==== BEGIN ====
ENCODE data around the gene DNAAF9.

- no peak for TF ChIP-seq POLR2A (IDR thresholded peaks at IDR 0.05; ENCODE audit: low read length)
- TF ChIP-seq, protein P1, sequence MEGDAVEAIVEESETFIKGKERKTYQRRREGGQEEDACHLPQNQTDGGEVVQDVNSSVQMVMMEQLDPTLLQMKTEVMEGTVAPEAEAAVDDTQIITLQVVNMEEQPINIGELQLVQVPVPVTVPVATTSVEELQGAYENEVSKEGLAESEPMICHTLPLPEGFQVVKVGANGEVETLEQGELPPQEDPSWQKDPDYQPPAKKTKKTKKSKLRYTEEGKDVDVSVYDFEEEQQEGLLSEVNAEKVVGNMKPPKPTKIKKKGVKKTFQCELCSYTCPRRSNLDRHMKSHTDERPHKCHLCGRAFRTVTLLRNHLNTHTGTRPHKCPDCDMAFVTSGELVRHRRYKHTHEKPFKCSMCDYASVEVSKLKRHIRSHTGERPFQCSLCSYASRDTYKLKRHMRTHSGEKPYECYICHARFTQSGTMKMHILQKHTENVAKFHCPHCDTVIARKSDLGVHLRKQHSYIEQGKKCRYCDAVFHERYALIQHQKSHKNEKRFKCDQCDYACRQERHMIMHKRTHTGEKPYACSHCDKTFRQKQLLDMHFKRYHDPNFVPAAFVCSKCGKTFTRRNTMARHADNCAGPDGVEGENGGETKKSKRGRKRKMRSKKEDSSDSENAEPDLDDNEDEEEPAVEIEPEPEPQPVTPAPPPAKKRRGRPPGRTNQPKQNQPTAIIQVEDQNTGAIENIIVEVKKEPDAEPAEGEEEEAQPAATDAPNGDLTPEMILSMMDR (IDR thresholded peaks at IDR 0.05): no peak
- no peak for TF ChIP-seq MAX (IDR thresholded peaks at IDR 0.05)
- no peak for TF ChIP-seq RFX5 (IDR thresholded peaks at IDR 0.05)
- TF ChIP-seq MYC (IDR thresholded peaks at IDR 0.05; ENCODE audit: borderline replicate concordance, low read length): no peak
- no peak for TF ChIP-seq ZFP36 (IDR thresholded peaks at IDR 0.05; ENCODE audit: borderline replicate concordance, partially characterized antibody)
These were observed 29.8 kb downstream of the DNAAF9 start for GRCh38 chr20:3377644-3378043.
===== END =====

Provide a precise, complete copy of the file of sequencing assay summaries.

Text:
ENCODE data around the gene DNAAF9.

- no peak for TF ChIP-seq POLR2A (IDR thresholded peaks at IDR 0.05; ENCODE audit: low read length)
- TF ChIP-seq, protein P1, sequence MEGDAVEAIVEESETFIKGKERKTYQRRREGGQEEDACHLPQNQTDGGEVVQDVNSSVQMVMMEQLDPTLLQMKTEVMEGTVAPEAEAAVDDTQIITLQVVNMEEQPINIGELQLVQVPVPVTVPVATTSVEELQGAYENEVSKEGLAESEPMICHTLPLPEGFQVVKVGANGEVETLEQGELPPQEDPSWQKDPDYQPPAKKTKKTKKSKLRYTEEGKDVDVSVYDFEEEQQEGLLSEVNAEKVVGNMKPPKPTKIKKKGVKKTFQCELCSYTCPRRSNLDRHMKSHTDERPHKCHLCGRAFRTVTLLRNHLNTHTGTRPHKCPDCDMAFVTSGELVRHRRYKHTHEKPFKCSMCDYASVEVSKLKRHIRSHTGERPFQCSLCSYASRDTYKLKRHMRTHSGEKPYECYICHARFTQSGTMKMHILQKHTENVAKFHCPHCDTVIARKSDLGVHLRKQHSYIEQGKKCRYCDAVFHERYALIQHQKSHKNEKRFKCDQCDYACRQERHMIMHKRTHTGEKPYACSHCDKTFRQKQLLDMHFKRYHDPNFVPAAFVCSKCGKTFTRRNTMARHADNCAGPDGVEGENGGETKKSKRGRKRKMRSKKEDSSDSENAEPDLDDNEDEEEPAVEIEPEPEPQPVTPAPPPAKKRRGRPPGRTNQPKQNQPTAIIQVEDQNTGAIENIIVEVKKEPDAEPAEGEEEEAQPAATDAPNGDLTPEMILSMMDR (IDR thresholded peaks at IDR 0.05): no peak
- no peak for TF ChIP-seq MAX (IDR thresholded peaks at IDR 0.05)
- no peak for TF ChIP-seq RFX5 (IDR thresholded peaks at IDR 0.05)
- TF ChIP-seq MYC (IDR thresholded peaks at IDR 0.05; ENCODE audit: borderline replicate concordance, low read length): no peak
- no peak for TF ChIP-seq ZFP36 (IDR thresholded peaks at IDR 0.05; ENCODE audit: borderline replicate concordance, partially characterized antibody)
These were observed 29.8 kb downstream of the DNAAF9 start for GRCh38 chr20:3377644-3378043.